A "controlling" pensioner who attacked his wife of almost 40 years with a TV remote control after her Bible class, had previously told her she might die at his hands - but claimed it was a joke.
Albert Dakers Williamson (65) was said to have assaulted Dorothy Williamson 10 years ago, after they had watched a news report about a man who had killed his wife.
The defendant had turned to the victim and said: "If you're not careful, that's what could happen to you." Mrs Williamson, now 70, took it so seriously she went and got legal advice, Burnley magistrates were told.
On January 26th, angry Williamson, with his "face screwed up", set about his wife in a sustained beating, using the remote control as a weapon after they fell out over his loud music and she was said to have turned it off.
Williamson, who had been drinking McEwans Export beer, rained blows on her head, leaving her gashed, bleeding, bruised and with a black eye.
The hearing was told the pair are now separated after the victim left him and she has no plans for them to get back together. Williamson, according to a probation officer who interviewed him, was hopeful they would reconcile. Since the violence the defendant had been to see his GP and had been referred for help with anger management.
The retired defendant, who is living in the matrimonial home at Wellfield Drive, Burnley, admitted assault by beating. He was given a 12-month community order, with 140 hours unpaid work and must pay £200 compensation, £85 costs and an £85 victim surcharge. He had no previous convictions.
Prosecutor Mr Andrew Robinson said the Williamsons had been together for 43 years and married for 36 of them.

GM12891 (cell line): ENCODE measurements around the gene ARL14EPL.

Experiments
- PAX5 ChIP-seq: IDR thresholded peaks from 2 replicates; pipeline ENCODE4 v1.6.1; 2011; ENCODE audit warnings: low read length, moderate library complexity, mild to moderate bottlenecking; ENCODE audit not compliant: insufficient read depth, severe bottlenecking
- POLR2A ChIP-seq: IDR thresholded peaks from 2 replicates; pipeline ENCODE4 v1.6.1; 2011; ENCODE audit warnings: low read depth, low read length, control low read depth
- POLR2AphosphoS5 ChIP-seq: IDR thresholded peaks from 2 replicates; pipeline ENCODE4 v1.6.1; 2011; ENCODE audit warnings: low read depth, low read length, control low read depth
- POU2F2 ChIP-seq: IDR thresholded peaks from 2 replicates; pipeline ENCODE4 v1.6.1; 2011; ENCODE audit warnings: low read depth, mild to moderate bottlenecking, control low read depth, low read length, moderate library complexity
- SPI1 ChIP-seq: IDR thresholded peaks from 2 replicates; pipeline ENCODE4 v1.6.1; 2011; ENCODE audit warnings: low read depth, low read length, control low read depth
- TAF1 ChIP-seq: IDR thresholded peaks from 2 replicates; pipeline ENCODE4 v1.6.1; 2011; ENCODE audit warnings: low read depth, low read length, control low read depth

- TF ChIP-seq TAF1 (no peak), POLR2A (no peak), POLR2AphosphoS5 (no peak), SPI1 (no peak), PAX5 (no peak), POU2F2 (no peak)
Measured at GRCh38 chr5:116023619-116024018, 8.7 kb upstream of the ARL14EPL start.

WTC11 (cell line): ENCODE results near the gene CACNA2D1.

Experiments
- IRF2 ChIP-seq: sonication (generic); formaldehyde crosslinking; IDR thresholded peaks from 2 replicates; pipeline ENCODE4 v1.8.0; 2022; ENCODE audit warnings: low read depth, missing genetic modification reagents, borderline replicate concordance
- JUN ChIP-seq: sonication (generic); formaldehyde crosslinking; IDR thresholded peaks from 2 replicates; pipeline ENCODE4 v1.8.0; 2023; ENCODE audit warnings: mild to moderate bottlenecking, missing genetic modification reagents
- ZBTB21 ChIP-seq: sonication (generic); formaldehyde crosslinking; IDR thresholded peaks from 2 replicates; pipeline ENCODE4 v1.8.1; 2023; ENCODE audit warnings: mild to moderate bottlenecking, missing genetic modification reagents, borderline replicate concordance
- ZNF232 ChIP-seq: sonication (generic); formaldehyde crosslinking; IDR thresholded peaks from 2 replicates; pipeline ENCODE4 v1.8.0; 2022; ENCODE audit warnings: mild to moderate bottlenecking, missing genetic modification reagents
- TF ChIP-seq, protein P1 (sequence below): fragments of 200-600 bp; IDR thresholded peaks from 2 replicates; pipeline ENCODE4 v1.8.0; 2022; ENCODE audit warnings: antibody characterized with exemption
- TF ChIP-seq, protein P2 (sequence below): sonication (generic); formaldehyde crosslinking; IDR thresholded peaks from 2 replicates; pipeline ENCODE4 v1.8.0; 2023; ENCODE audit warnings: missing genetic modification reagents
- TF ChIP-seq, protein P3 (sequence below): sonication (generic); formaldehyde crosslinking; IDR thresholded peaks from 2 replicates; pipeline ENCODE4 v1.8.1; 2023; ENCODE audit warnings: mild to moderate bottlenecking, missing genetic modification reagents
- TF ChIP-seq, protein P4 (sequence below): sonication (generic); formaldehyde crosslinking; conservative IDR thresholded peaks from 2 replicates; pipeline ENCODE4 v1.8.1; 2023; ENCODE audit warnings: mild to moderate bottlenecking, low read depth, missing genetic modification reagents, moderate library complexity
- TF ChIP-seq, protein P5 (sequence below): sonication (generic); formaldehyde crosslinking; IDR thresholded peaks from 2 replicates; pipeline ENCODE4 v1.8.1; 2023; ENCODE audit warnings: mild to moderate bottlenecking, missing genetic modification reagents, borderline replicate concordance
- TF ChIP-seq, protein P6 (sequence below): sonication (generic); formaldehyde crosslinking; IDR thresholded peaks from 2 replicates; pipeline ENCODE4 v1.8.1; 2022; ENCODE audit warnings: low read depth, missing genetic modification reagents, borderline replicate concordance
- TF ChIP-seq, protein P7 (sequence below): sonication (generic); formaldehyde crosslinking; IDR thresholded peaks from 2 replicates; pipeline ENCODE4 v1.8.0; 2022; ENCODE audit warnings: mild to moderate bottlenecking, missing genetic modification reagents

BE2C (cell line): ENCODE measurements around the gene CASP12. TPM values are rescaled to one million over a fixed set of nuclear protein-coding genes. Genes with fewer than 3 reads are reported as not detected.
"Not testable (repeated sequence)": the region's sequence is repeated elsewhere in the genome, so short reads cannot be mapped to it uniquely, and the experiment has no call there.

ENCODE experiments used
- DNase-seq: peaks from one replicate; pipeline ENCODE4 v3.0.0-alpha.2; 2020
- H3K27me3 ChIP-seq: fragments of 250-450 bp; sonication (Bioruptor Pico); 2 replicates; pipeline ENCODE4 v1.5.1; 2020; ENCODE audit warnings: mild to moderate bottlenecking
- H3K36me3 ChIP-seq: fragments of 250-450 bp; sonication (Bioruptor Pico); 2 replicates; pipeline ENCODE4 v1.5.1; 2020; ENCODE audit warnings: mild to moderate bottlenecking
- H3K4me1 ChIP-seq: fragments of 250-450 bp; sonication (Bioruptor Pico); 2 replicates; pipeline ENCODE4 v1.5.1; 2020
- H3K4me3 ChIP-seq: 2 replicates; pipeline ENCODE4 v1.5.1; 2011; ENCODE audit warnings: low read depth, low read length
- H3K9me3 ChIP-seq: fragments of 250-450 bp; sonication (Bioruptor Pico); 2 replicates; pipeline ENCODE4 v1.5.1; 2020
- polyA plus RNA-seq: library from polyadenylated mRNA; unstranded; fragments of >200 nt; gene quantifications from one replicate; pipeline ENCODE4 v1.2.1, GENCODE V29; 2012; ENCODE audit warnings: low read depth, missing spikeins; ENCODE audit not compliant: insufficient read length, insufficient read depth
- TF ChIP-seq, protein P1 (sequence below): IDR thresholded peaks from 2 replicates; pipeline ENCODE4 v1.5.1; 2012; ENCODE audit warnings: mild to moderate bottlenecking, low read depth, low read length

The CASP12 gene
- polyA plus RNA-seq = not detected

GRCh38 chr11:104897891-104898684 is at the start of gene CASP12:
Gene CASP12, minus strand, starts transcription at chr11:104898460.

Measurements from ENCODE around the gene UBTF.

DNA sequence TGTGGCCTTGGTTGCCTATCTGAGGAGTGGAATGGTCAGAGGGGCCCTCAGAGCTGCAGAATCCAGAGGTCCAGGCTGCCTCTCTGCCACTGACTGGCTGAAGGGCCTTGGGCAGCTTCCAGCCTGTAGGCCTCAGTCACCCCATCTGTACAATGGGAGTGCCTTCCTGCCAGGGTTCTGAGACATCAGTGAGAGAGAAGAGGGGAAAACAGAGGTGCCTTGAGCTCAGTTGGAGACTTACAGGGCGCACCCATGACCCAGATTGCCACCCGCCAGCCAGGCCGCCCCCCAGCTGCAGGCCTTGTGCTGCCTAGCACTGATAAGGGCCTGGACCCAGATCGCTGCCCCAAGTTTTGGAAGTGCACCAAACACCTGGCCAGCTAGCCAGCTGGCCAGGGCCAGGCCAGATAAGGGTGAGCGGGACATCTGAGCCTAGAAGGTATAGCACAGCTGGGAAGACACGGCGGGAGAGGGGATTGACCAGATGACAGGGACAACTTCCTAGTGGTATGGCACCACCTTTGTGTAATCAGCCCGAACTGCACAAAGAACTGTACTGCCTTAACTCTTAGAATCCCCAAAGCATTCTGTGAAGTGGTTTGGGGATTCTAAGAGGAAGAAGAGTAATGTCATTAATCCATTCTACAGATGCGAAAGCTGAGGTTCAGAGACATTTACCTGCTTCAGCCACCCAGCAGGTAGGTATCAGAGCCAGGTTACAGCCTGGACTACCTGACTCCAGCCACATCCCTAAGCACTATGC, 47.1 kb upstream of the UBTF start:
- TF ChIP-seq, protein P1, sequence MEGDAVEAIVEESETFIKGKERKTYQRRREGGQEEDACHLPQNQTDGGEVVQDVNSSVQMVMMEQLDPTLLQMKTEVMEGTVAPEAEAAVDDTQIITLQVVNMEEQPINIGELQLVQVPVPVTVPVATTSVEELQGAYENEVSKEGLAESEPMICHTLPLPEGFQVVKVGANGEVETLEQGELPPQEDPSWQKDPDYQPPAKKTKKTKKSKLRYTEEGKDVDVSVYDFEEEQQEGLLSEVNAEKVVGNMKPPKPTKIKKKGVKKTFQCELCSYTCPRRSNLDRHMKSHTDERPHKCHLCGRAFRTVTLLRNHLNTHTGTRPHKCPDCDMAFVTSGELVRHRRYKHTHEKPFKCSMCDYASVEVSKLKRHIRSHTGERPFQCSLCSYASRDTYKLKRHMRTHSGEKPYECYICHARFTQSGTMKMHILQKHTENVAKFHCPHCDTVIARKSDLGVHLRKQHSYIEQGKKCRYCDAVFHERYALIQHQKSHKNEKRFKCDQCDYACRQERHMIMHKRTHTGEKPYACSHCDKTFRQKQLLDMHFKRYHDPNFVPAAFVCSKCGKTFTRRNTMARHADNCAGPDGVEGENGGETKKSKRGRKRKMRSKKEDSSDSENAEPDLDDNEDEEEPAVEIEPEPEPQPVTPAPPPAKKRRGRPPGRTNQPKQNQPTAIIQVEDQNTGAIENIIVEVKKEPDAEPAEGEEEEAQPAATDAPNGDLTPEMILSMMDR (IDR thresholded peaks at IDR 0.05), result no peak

The victim described her husband as "controlling". She reported an assault in 2006, when they saw the news item. Mrs Williamson was shocked and consulted a solicitor.
Mr Robinson said on January 26th, the defendant had some alcohol with his tea, she went out and when she returned at 9-30pm, he was still drinking and listening to loud music. They argued, she asked him to turn it off or down and he wouldn't.
The prosecutor said the defendant became angry. Mr Robinson continued: "He came towards her. He had the television remote control and a bottle in his hands. He shouted in her face, 'Do you want a slap?' She was slapped to the face and at that point she did return the slap to his face."
Mr Robinson said Williamson struck his wife with the remote control. He continued: "She says he continued to hit her to the head. Some of the blows hit her arms because she was defending herself and he wouldn't stop hitting her." The victim managed to push her attacker away. She felt blood coming from her head.
The prosecutor said Mrs Williamson phoned the police and they arrived to find her shaking and in pain.
Mr Geoff Ireland, in mitigation, told the hearing Williamson didn't accept there had been a previous assault.
The solicitor said the remark, "If you're not careful that's what could happen to you", was made perhaps 10 years ago. Mr Ireland continued: "He says he said that tongue in cheek. It was meant as a humorous comment and I don't think he appreciated his wife had taken it seriously and had taken legal advice."
Mr Ireland said Mrs Williamson left her husband at home while she went to Bible class. "He says he never drinks more then two bottles. He wasn't swigging it back. He was drinking it as he was watching a programme and was listening to music."
The solicitor said: "He accepts what took place was entirely unacceptable and so far as he is concerned it's completely out of character. There's genuine remorse here."
Mr Ireland added: "It's very sad that this case is going to result in the end of the marriage. It seems the defendant accepts his wife doesn't want to go back. He acknowledges he is probably going to have to sell the house, move elsewhere, split the assets they have and that's the end of a 40-odd year relationship.
"He has been to see his doctor because he was concerned about completely over-reacting and he has been referred to some kind of counselling service."